The prelates after McCarthy found the contract with the Christian Brothers was too generous, as it made them virtually independent. Especially, this did not sit well with the authoritarian Archbishop, John T. McNally (1937-1952). In 1940, he obtained a Vatican decision against them. The Brothers immediately resigned and established a college in New Rochelle, New York. Their leaving was a sad day, for they had won the affection of Catholic Halifax.
McNally replaced them with the Jesuits, whom the locals, after a trial period, accepted. Not having succeeded in becoming Canada's first English-speaking cardinal, McNally compensated with another goal, a new Saint Mary's College. In 1943 he bought the southern portion of the Gorsebrook Golf Course in South End Halifax, and eight years later, opened the new campus in the great granite building that carries his name and dominates the upper-middle class housing to the west. Unfortunately, his construction left a large debt, which would be a factor in the de-Catholization of the college, now Saint Mary's University.
Then, in 1951 the entire plant at Mount Saint Vincent University burned and the nuns became willing to buy 10 acres of the Gorsebrook estate. This, the Jesuits torpedoed. They claimed the property was too small and, anyway, they did not want co-education.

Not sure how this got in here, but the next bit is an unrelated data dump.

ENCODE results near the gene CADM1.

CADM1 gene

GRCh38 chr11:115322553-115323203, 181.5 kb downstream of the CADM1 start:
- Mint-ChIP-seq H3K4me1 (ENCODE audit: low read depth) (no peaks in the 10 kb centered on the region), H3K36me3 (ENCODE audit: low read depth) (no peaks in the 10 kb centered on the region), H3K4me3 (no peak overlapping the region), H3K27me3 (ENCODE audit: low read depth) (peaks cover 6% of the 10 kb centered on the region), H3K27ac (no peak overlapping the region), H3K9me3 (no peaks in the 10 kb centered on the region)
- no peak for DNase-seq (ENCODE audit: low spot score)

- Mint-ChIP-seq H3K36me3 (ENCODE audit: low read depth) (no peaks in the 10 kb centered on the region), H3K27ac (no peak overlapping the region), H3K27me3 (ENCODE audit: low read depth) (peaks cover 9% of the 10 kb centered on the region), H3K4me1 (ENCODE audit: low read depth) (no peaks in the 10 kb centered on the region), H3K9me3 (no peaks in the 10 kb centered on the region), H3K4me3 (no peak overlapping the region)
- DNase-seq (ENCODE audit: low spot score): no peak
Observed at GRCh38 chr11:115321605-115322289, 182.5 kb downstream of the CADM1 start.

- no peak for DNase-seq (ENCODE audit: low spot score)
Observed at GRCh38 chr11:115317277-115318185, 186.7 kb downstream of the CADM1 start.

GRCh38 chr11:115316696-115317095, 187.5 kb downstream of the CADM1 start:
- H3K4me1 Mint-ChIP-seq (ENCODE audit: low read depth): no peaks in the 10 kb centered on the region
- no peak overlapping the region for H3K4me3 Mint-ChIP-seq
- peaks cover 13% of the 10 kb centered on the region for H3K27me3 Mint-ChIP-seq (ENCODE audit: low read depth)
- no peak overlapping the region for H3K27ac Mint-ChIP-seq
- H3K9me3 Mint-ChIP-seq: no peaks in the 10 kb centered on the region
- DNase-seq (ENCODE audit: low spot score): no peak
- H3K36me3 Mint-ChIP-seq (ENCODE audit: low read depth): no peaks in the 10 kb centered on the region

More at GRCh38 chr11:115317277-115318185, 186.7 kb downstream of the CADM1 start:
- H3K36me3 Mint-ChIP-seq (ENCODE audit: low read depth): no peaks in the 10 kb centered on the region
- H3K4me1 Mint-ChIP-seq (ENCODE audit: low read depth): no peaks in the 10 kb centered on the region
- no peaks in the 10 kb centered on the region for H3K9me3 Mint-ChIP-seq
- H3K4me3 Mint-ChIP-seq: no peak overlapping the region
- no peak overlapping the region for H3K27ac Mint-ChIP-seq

Change and secularization
The 1960s were a time of great change, and Saint Mary's changed too. Through most of 1960s, it was still suit coat and tie in class and attendance at extra religious functions. Also, in 1963-64, the Archdiocese of Halifax pressured debt-free Mount Saint Vincent to unite with Saint Mary's, which was saddled with $250,000 interest per year by McNally. The terms, however, were such that the nuns felt they would be absorbed. A proposal to form a Catholic University of Halifax with Saint Mary's, the Mount, the Convent of the Sacred Heart and Holy Heart Seminary also came to nothing.
Meanwhile, it seemed the local hierarchy under Archbishop James Hayes had lost the will to maintain a Catholic education system. He allowed the abandonment of the separate school system during the 1970s, and in 1971, the archdiocese turned Saint Mary's over to a secular board. Among the goals of the new Saint Mary's was to maintain a Christian atmosphere, something it has had some success doing.